“I feel like a lot of people just don’t understand how beneficial having a strong coach that you connect with and who you trust can be. There are a lot of fighters that are happy floating around and going to gyms where there aren’t coaches or they’re allowed to do their own thing or not be held accountable for anything, and I don’t think those people are going to be successful, only because I was that person before I met John. This is the longest I’ve been anywhere; I’ve been here almost two years and I’m not planning on going anywhere, and it’s because I know this is my winning recipe.”
The beauty of that teacher-student bond isn’t a one-way street for Clark, who relishes her role as an instructor at Syndicate as much or maybe even more as being a fighter. Guiding everyone from toddlers to adults in the ways of MMA, particularly Muay Thai, she beams rays of fulfillment when discussing the process.
“I just love it. I love seeing the look on someone’s face when they understand what you’re trying to show them. Or maybe they’ve been having difficulty with a particular technique or a particular move, and just being able to find a way around that difficulty or helping them solve whatever the problem is, it’s fulfilling. If I’m not training, I’m teaching. It’s the other half of my job. I’m not just a fighter. I’m going to be in this sport for a long time, and I’m going to help other people evolve in it as well.”
I really love my job, being in @ufc is everything I ever dreamed of
But I have to say, that one of the hardest things about full time fighting, is how much time I have to take away from teaching my little kids Muay Thai class.
See you soon Perth pic.twitter.com/aBGi5ffBkC
— Jessy Jess (@missjessyjess) February 3, 2018
The six months since the VanZant fight have accounted for one of the longest layoffs of Clark’s professional career, but none of that time was spent idly. Save for some Sundays where she allows herself to go to church (“Because that makes me a better person for the next week”) and spend some fleeting special moments with her friends, Clark is clearly on a mission.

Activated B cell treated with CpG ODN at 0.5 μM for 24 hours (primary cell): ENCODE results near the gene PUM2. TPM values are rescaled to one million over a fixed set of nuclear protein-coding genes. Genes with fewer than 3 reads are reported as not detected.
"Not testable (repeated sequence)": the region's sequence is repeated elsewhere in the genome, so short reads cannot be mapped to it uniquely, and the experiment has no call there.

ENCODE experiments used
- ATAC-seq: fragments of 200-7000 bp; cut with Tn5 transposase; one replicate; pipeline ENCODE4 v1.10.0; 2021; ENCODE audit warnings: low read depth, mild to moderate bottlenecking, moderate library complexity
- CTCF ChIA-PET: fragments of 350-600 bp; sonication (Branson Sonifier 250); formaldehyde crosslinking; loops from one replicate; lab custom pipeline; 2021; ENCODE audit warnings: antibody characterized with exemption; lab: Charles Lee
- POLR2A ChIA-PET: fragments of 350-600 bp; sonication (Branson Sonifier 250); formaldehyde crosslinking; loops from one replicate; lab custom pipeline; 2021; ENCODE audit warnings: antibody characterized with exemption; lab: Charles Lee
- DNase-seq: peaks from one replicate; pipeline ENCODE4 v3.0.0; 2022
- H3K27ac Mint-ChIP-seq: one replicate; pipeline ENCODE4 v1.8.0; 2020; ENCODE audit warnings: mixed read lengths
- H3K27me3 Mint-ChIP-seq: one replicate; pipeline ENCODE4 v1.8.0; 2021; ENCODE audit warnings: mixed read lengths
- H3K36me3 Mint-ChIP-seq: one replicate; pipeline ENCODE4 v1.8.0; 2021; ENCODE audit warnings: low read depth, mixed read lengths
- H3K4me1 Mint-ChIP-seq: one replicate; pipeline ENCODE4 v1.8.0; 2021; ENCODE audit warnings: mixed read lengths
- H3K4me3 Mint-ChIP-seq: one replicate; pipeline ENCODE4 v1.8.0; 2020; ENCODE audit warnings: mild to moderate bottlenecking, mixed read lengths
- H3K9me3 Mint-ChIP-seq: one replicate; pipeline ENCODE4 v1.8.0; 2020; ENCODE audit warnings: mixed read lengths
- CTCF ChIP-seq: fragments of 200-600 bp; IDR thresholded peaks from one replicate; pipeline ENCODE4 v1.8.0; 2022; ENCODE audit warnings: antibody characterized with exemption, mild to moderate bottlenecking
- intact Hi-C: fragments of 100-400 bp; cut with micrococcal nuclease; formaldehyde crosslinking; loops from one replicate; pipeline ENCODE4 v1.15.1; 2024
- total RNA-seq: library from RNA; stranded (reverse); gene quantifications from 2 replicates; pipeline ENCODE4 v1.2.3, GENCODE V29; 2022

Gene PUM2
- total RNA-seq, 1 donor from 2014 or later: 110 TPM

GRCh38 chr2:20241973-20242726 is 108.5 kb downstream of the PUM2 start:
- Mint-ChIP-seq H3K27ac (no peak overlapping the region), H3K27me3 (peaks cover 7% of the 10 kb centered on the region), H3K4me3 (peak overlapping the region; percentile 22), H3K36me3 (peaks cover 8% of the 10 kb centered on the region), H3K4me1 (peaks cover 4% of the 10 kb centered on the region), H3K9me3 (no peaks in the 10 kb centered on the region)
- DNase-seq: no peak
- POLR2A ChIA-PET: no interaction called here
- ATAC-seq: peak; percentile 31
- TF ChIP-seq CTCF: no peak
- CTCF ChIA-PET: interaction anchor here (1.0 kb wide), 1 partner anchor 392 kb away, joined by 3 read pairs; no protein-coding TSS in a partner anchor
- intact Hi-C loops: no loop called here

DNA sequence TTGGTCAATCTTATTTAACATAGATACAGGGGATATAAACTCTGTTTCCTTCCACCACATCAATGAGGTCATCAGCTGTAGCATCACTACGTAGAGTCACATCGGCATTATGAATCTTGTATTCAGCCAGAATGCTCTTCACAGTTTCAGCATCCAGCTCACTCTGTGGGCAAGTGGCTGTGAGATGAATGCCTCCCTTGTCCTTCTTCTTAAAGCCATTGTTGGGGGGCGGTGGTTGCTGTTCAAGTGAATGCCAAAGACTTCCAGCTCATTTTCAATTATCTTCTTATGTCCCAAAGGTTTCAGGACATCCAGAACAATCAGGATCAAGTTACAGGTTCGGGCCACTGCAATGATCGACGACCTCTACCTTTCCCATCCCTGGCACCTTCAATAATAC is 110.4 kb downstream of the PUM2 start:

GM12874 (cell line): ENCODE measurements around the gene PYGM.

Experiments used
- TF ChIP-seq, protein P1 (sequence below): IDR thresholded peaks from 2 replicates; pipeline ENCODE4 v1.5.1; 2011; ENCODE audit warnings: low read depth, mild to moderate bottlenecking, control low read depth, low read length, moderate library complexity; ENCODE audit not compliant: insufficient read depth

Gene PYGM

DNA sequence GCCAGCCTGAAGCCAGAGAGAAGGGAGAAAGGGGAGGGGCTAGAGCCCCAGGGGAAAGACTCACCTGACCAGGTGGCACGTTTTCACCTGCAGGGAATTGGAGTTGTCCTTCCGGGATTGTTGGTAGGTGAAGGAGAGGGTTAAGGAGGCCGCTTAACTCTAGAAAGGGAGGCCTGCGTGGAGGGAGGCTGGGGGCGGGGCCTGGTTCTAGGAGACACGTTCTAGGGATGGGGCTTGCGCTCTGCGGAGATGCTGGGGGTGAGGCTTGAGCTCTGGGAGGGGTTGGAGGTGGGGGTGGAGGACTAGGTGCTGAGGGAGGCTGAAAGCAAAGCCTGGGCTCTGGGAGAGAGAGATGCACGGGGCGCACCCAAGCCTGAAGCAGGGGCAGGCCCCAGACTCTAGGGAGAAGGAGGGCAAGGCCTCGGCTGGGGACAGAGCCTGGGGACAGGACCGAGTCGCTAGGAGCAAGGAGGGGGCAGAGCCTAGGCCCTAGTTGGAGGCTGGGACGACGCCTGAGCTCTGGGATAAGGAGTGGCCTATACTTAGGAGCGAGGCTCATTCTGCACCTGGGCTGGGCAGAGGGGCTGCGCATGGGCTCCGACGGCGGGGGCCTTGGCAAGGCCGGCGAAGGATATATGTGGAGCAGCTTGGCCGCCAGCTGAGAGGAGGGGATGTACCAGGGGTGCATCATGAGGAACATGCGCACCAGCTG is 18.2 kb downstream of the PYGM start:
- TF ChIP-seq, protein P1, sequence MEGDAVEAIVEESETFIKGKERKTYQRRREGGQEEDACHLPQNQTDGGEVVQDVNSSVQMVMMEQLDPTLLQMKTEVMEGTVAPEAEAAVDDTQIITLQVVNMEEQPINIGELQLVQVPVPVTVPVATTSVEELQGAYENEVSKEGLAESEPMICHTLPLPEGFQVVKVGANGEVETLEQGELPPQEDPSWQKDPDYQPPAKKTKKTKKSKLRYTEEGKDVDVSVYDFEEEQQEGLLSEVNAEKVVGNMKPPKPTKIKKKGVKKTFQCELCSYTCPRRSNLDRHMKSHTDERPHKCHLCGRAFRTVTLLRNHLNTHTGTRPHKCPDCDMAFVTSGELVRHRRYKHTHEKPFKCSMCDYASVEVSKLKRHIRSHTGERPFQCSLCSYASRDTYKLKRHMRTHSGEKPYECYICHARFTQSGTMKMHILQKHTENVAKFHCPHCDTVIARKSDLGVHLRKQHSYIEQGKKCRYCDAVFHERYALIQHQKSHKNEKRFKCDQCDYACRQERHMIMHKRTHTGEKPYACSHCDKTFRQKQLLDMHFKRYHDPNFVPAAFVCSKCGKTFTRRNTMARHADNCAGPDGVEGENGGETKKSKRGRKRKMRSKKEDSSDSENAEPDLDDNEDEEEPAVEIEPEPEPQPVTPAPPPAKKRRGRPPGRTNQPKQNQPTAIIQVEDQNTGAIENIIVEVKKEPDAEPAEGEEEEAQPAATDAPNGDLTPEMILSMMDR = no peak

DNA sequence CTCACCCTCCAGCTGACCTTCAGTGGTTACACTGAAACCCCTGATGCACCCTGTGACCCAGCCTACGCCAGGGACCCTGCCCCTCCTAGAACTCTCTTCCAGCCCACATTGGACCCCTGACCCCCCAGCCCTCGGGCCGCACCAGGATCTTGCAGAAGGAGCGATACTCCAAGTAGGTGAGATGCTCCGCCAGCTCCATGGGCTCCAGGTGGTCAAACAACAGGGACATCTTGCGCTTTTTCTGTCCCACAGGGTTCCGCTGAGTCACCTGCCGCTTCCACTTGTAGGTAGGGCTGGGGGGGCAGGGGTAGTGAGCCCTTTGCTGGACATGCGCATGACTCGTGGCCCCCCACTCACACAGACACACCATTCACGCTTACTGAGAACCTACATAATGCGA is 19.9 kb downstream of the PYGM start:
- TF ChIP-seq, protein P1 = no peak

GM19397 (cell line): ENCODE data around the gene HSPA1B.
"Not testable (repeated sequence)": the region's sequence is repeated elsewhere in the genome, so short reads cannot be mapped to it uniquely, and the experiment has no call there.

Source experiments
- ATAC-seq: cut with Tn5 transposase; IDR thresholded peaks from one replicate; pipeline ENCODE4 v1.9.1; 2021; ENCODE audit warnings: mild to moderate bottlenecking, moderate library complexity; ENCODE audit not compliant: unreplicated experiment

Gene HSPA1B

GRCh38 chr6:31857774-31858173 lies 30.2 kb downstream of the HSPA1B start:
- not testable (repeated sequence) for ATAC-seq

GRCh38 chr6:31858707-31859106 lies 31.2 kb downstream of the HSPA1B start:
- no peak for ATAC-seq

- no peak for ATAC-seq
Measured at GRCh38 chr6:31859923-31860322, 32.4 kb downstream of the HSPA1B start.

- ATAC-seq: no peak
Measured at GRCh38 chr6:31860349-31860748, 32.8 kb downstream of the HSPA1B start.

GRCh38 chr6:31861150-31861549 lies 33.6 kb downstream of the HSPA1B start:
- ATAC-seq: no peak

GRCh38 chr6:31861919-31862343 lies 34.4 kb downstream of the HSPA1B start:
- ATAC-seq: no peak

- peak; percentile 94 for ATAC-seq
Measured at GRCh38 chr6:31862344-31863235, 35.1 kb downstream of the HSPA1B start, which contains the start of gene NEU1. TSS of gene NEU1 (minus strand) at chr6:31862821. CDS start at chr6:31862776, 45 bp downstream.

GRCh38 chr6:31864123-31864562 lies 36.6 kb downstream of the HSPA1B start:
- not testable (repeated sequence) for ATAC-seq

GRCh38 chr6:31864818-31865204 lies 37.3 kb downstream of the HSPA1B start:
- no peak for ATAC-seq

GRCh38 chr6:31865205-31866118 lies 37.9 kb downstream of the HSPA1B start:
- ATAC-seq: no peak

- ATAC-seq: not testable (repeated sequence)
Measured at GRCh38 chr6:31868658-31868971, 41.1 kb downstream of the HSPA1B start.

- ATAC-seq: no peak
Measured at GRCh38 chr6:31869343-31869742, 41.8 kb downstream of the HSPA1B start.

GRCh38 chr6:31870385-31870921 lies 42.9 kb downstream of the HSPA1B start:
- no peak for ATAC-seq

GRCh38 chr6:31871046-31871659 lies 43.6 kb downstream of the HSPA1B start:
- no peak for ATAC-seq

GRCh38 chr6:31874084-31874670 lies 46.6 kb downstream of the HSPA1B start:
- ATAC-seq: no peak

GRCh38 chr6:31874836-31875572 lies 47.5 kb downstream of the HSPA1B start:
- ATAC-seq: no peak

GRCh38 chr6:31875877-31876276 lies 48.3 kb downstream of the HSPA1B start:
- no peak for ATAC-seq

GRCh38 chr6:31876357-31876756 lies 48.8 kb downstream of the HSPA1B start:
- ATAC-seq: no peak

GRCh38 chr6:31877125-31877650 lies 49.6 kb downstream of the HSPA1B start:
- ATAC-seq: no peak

“I train outside of camp as if I always have a fight. I don’t really have ‘fight camp;’ the only thing that changes is my diet gets a little better. I think because I’m training so often and training with different people and my coach is always evolving, my game is always progressing and growing.”
She’ll need that evolution and progression against a refined fighter like Eye, who also claimed her last win in St. Louis following her successful move back to her natural weight class at 125 pounds.
“I think she’s had a really tough run in the UFC, and her UFC record isn’t befitting of how good she actually is, which is one of the reasons why I’m excited for it. I don’t really know what she presents; she evolves a lot and does a lot of competitions outside of fighting. I’m excited for it, I haven’t fought anyone like Jessica before. It’s gonna really be a good battle.”
Understandably focused on that battle, Clark nonetheless does have a roadmap for the future if things go her way on Saturday.
“My birthday is at the end of November, so [one more fight] right before my birthday would be perfect. I’m hoping when I keep this win streak going that I’ll have one more fight and then a title shot.”
So just like that? One year in the UFC and you’re fighting for the title? She smiles.
“That’s what I reckon.”
If that’s what Clark means by “winning recipe,” there’s not a chef in the world who can argue with it.
Steve Latrell is a digital producer and writer for UFC.com. Follow him on Twitter at @TheUFSteve